2. I am about halfway through David Goggins book, and I may be in the minority but it hasn’t done much for me yet. Maybe the second half will be better?
  3. Success tip: don’t associate with people that don’t read.
  4. Take your work seriously but not yourself.

S&C Week in Review: 3/10

Another week, another group of podcasts and articles to read and listen to that I have dived into. Like every other week, there was a ton of content out there both in written form and through podcasts. Enjoy! Weekend Review

Podcasts

Some really good podcasts to listen to this week. The Strength Coach Podcast is always a great listen and the same could be said about Mike Robertston’s Physical Prep Podcast. If I were to only recommend one podcast this week though, it would be Just Fly Performance with Cory Schlesinger – the guy is great to listen to, his take on strength training is a nice change of pace from the standard/normal take.

Strength Coach Podcast #249

Just Fly Performance with Cory Schlesinger

Iron Game Chalk Talk with Jerry Palmieri

5 Things You Can Do Today to be a Better Coach by Mike Robertson

Articles

Tough to pick just one, but I really enjoyed the simple thought process to the article on tempo work by the guys over at Movement as Medicine. People always forget that there are more ways to get strong and chase adaptation then just loading the bar up and adding more weight, eccentric, isometric and tempo work in general is a great change of pace and shock to the system.

Mastering the Basics Must Precede Embracing a Specific Methodology by John O’Neil

Unilateral Leg Training by Carl Valle

Are These Strength and Conditioning Practices Overhyped? by Mike Boyle

Tempo RFE Split Squats by Movement as Medicine

Most Popular Tweet of the Week

Most Popular Instagram Post of the Week (throwback as I was on vacation this week and stayed off Instagram)

View this post on Instagram

Probably one of the big things we do differently then other hockey programs ➡️ we don’t bench press with a barbell in-season nor did we bench press with a barbell much this off-season. The last year we have done very little barbell benching. Why❓ In my opinion most hockey players don’t have the best posture in the world, living in that classic shoulders rolled forward posture, in large part because of the demands of the sport. Because of that, we tend to focus more on what we would consider more shoulder friendly pressing movements; 💥Landmine Press variations 💥DB Bench Press and DB Incline Press .l 💥1DB Bench Press and Alternating DB Bench variations (flat and incline) 💥Push Ups When the season ends and the athlete spends much less time on the ice and we can clean up some of the sport related posture issues we may consider adding back benching with a barbell, though I don’t think we’ve lost a bit of strength by using other pressing variations and may stick to leaving it out of the program all together. Unit then, it’s a simple risk:reward scenario for us, especially in-season.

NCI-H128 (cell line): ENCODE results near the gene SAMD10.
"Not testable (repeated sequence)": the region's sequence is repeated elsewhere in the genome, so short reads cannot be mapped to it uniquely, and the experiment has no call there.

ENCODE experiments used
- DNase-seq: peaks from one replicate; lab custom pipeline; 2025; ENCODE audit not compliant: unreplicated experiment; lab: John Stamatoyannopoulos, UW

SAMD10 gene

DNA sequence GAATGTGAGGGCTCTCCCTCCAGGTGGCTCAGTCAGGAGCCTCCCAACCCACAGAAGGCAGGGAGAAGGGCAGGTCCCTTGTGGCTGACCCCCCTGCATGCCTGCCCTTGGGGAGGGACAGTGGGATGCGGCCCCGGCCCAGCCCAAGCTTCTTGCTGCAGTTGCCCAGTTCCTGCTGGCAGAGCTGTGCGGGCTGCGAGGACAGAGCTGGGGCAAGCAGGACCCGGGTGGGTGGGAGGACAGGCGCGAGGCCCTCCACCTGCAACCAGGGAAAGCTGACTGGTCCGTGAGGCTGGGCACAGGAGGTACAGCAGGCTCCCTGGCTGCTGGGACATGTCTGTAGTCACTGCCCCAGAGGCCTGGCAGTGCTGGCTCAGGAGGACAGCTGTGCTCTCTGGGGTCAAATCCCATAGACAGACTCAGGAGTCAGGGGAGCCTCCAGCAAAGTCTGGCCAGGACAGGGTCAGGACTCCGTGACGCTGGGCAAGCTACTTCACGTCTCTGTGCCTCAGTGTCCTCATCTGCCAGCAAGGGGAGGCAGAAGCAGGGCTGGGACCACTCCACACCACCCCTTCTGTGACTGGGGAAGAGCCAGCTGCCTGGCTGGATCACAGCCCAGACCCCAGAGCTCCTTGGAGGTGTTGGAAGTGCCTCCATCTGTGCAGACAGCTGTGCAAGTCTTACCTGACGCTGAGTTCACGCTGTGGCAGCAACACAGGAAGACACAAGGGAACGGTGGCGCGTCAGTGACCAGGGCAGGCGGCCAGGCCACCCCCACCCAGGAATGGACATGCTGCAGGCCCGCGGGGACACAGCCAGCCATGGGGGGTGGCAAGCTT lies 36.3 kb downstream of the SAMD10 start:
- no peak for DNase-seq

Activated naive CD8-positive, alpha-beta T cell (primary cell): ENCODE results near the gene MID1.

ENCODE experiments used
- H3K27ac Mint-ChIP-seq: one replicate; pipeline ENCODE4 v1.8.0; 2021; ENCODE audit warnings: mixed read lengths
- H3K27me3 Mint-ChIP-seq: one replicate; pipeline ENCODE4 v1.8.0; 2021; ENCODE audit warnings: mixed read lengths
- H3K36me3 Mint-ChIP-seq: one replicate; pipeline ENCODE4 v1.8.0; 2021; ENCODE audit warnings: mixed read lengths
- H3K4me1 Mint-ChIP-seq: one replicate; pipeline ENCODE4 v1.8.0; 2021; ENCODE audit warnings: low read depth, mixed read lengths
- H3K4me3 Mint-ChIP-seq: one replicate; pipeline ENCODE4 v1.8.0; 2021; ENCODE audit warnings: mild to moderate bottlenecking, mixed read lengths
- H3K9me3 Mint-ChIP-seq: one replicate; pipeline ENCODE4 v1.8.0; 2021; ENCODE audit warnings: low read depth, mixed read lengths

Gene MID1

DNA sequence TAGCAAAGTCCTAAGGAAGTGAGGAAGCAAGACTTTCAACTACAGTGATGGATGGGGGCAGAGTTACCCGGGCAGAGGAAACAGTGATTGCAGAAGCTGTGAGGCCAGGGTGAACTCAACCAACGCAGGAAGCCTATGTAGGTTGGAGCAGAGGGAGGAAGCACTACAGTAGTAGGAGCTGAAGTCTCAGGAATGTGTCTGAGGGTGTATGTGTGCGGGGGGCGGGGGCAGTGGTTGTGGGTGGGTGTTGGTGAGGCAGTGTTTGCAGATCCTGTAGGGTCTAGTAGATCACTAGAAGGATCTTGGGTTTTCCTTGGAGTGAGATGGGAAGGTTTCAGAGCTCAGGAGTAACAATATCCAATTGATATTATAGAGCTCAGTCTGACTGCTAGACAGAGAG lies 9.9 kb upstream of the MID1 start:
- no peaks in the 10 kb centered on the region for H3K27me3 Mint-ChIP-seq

A post shared by Craig Edwards (@craig__edwards) on

Off-Season Work Capacity with Volleyball

Our Off-Season Day 3 (Friday) lift with volleyball, what I would call our ‘repetitive effort’ or ‘work capacity’ day, where the volume is high but the intensity is low, using both yielding isometric and eccentric strength work.

Since we have an older group this year that has a higher training age, we are experimenting with placing more traditional strength work one day (Monday), speed-strength/contrast/complex one day (Wednesday), and then a work capacity day (Friday) which you see here, all based off some of the work Anthony Donskov has been putting out.

✅ RFE Split Squat (Multi-Holds during last set)
✅ Bat Wings (Multi-Holds during last set)
✅ Eccentric Only Slideboard Leg Curl
✅ :5:5 Push Up (5 seconds down, 5 second hold)

Lower Body Training: Uni-Lateral vs. Bilateral

A lot of talk (debate) about bilateral or unilateral lower body training for athletes. Seems like strength coaches want to make this an all or nothing thing, when in reality a good strength program utilized both.

Without a doubt I can say that the teams/athletes I work with perform primarily unilateral lower body training. It’s our main way to push lower body max strength via RFE Split Squats, 1-Leg RDL’s, heavy Sled Marches and 1-Leg Squats. We push these movements relatively hard and I’d personally argue these movements have more carryover to sport and are critical for injury prevention.

But that doesn’t mean we don’t perform bilateral lifts. We Trap Bar Deadlift, a lot of times pairing it with some type of jump in our Contrast/complex training. We Goblet Squat to train the pattern.

We just don’t Back or Front Squat — I think we can accomplish what we need to accomplish from a training standpoint via heavy 1-Leg work and Trap Bar DL. Just my two cents.